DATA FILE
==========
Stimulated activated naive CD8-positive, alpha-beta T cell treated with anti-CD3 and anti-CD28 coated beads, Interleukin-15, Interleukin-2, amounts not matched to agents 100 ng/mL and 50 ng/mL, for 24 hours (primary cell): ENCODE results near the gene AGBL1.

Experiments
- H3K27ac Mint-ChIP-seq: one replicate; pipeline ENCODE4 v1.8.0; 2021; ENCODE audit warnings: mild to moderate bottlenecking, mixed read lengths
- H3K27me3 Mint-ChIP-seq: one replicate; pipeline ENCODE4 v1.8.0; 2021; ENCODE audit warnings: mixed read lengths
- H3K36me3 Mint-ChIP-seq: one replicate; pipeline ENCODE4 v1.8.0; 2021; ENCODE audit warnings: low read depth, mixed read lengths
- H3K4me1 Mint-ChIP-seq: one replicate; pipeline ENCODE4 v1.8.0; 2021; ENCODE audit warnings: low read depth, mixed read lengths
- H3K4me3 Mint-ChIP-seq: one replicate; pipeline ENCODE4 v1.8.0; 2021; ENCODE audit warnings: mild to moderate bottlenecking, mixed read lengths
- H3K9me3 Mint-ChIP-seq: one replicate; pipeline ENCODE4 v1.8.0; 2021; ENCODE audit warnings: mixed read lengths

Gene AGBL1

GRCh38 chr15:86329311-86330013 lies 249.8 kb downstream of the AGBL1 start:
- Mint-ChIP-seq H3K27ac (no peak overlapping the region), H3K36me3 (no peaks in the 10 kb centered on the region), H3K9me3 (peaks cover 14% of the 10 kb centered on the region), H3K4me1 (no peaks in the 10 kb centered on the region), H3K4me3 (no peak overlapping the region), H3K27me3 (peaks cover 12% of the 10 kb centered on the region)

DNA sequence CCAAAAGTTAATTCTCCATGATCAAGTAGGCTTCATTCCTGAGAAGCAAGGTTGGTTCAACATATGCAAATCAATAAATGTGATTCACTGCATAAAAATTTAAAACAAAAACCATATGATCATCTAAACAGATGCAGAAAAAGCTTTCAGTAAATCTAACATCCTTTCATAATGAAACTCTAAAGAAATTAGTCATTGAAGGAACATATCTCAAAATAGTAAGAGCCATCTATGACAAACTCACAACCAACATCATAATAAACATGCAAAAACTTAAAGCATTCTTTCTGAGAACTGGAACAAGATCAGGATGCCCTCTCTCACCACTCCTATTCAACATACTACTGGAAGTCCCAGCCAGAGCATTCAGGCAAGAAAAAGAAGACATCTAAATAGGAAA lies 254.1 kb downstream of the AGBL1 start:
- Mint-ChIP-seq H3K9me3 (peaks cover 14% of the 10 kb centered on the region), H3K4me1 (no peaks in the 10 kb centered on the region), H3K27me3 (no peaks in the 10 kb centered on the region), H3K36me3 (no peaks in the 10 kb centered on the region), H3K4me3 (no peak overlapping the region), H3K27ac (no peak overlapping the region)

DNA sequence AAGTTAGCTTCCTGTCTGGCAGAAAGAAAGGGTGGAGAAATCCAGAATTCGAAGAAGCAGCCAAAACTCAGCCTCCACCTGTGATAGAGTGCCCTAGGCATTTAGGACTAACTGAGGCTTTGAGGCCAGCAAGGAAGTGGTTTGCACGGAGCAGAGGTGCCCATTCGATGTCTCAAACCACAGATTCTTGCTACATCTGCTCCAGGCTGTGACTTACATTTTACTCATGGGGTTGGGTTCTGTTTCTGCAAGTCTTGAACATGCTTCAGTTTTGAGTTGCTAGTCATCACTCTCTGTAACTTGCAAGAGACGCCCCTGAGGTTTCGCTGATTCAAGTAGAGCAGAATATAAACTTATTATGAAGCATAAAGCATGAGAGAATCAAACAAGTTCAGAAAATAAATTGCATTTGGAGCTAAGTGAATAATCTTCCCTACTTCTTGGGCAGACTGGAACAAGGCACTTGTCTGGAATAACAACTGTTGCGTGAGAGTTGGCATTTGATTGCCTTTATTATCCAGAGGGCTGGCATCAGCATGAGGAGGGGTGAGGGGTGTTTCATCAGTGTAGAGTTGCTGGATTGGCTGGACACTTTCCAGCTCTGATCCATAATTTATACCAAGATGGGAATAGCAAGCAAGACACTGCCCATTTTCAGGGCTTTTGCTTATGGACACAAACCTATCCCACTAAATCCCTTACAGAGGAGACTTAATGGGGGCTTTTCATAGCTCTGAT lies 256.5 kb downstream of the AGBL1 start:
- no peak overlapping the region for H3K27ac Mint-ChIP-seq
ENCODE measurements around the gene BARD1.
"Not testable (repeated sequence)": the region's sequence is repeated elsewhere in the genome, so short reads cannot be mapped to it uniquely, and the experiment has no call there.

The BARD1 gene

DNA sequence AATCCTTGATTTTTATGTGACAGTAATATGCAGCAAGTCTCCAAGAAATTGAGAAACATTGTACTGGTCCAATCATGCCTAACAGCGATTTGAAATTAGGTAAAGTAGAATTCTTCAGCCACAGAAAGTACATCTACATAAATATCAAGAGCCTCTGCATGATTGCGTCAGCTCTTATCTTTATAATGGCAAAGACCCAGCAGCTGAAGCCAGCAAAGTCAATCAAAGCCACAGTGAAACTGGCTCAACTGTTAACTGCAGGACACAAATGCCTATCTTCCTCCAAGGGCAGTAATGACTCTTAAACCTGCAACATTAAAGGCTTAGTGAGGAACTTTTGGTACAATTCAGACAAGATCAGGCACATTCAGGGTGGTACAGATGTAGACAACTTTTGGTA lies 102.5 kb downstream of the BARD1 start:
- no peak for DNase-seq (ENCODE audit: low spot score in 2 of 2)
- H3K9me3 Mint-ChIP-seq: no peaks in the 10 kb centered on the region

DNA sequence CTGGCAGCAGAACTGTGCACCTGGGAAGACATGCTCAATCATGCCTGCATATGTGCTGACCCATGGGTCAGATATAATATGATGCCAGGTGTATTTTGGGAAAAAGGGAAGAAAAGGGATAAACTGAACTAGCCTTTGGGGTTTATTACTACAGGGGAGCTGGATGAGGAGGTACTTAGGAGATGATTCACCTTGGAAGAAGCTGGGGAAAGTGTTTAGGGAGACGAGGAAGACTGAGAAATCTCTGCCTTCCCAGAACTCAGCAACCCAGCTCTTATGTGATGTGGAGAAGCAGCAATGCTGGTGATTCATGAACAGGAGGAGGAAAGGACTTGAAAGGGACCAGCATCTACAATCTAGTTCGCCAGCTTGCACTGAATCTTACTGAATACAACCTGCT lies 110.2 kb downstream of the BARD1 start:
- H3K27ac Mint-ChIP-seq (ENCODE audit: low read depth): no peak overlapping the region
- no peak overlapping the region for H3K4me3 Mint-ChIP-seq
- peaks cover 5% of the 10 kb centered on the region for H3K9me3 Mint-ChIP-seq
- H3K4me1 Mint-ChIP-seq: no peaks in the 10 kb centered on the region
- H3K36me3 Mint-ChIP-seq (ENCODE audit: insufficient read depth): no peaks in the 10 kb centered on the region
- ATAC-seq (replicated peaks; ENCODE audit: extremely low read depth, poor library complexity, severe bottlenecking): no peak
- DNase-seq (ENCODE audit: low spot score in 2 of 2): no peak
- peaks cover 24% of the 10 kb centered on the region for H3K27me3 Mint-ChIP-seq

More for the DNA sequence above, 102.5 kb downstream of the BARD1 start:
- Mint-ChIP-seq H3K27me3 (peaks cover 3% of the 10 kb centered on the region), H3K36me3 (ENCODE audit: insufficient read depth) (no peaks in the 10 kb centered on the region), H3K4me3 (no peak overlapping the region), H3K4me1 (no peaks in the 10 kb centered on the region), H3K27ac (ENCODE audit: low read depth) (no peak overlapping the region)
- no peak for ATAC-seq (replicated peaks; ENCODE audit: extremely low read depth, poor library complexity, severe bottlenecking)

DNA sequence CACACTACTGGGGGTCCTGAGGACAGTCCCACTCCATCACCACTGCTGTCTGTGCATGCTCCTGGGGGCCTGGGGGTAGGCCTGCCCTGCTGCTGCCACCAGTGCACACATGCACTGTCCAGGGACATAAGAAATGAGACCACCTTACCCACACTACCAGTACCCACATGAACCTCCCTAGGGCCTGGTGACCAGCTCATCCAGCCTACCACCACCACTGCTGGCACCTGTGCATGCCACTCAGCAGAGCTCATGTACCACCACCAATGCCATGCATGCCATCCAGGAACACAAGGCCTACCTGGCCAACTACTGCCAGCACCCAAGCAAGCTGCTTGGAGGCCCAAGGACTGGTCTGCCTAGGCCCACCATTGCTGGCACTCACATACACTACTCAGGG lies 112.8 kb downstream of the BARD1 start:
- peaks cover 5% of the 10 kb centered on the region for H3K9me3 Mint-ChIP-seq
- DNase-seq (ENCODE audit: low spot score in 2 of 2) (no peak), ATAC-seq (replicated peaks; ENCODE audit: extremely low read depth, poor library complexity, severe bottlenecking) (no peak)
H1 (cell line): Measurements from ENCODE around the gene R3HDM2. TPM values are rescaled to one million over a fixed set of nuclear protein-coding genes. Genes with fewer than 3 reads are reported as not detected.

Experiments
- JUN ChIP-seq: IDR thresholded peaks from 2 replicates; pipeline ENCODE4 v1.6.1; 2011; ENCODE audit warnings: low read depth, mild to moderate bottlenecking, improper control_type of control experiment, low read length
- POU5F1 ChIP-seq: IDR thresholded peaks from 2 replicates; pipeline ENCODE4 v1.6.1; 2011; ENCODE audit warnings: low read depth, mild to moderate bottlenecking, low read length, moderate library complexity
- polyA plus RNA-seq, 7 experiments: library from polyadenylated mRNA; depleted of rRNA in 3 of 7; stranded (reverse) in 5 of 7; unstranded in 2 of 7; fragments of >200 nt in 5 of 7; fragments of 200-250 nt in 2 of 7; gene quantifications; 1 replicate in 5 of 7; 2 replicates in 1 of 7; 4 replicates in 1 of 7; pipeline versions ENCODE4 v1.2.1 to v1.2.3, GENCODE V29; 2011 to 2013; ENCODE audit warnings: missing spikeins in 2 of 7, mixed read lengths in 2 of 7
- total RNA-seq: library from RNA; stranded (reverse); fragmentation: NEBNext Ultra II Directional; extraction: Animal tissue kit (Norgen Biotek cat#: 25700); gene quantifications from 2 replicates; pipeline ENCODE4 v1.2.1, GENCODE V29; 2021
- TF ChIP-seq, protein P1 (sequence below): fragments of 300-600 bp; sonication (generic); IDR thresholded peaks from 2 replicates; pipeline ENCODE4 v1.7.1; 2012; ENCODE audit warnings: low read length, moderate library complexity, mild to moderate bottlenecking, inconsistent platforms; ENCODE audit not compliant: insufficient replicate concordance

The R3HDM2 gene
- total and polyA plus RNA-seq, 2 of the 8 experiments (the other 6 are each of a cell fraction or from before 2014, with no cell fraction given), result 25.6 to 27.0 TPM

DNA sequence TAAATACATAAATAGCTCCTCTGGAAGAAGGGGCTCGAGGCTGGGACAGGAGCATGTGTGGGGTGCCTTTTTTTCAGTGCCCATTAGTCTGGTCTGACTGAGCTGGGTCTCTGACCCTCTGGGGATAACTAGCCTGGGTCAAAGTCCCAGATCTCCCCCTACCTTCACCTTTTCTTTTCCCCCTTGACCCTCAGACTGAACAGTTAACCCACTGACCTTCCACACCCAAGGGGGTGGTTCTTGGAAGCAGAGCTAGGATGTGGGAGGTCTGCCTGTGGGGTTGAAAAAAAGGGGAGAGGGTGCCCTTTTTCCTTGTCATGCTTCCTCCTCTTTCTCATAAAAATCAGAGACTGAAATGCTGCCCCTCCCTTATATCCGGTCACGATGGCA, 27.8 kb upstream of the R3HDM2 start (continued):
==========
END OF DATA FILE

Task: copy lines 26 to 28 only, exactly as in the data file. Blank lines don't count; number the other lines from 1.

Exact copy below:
- H3K4me1 Mint-ChIP-seq: no peaks in the 10 kb centered on the region
- H3K36me3 Mint-ChIP-seq (ENCODE audit: insufficient read depth): no peaks in the 10 kb centered on the region
- ATAC-seq (replicated peaks; ENCODE audit: extremely low read depth, poor library complexity, severe bottlenecking): no peak